- How should the United States seek to balance the potential gains of the 5G era with the potential loss of privacy and of control of personal data?
Fifth-generation (5G) wireless networking will increase the scale of wireless networks by an order of magnitude or more. Perhaps nothing exemplifies the future of the 5G era more than the ubiquitous surveillance that is gathering more and more-diverse data on people. Even before the 5G era, data were seen as a source of new economic value.
The number of automated sensors and devices connected to wireless networks will grow in the next few years by an order of magnitude or more. Increasingly, these networks will inform artificial-intelligence algorithms, which will then autonomously make decisions and take actions — with humans directly involved only infrequently. In this report, researchers discuss how the United States should seek to balance the potential gains of the 5G era with the potential loss of privacy and of control of personal data.
- As the volume, variety, and velocity of data gathered increase dramatically, both the value and the risk are likely to increase as well.
- In the 5G era, a government could expand and automate its surveillance for infectious-disease monitoring and translate that surveillance into controls of day-to-day activity.
- In the 5G era, law enforcement has more information than ever before, which it can fuse together a lot more quickly.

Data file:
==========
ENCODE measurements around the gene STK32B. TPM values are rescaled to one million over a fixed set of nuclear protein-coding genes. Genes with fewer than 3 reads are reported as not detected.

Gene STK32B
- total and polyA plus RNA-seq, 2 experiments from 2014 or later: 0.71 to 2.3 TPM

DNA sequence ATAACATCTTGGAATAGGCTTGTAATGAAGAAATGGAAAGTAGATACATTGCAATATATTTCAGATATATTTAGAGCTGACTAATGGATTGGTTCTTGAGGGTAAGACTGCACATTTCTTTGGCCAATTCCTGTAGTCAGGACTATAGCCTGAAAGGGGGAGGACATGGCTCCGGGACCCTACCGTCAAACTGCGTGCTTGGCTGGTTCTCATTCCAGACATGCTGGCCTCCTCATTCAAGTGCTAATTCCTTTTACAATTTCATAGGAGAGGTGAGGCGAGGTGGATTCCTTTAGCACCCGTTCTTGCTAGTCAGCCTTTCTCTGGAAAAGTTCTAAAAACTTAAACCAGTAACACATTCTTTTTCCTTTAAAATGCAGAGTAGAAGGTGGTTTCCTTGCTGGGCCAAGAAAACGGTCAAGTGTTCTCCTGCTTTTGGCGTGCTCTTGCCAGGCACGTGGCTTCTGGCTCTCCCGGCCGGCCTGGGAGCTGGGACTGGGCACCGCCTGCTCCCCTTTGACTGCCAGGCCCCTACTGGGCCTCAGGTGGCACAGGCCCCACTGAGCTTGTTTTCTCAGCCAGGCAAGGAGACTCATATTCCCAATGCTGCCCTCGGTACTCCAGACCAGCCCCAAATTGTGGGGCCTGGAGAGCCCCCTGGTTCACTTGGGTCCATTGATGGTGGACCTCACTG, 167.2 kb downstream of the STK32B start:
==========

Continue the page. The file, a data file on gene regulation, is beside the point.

- The 5G era, with increased bandwidth for more-connected devices, will likely continue the trend of the collection and utilization of personal data by firms, both large and small, and could contribute to a ubiquitous mobile surveillance environment.
- Adopt an explicit principle for widespread data use during the 5G era that any potential uses of data be identified, well defined, and agreed upon before data are collected and analyzed.
Funding for this research was made possible by the independent research and development provisions of RAND's contracts for the operation of its U.S. Department of Defense federally funded research and development centers. The research was conducted by the Acquisition and Development Program within the Homeland Security Research Division.
This commentary is part of the RAND Corporation Expert insight series. RAND Expert Insights present perspectives on timely policy issues. All RAND Expert Insights undergo peer review to ensure high standards for quality and objectivity.
This document and trademark(s) contained herein are protected by law. This representation of RAND intellectual property is provided for noncommercial use only. Unauthorized posting of this publication online is prohibited; linking directly to this product page is encouraged. Permission is required from RAND to reproduce, or reuse in another form, any of its research documents for commercial purposes. For information on reprint and reuse permissions, please visit www.rand.org/pubs/permissions.
The RAND Corporation is a nonprofit institution that helps improve policy and decisionmaking through research and analysis. RAND's publications do not necessarily reflect the opinions of its research clients and sponsors.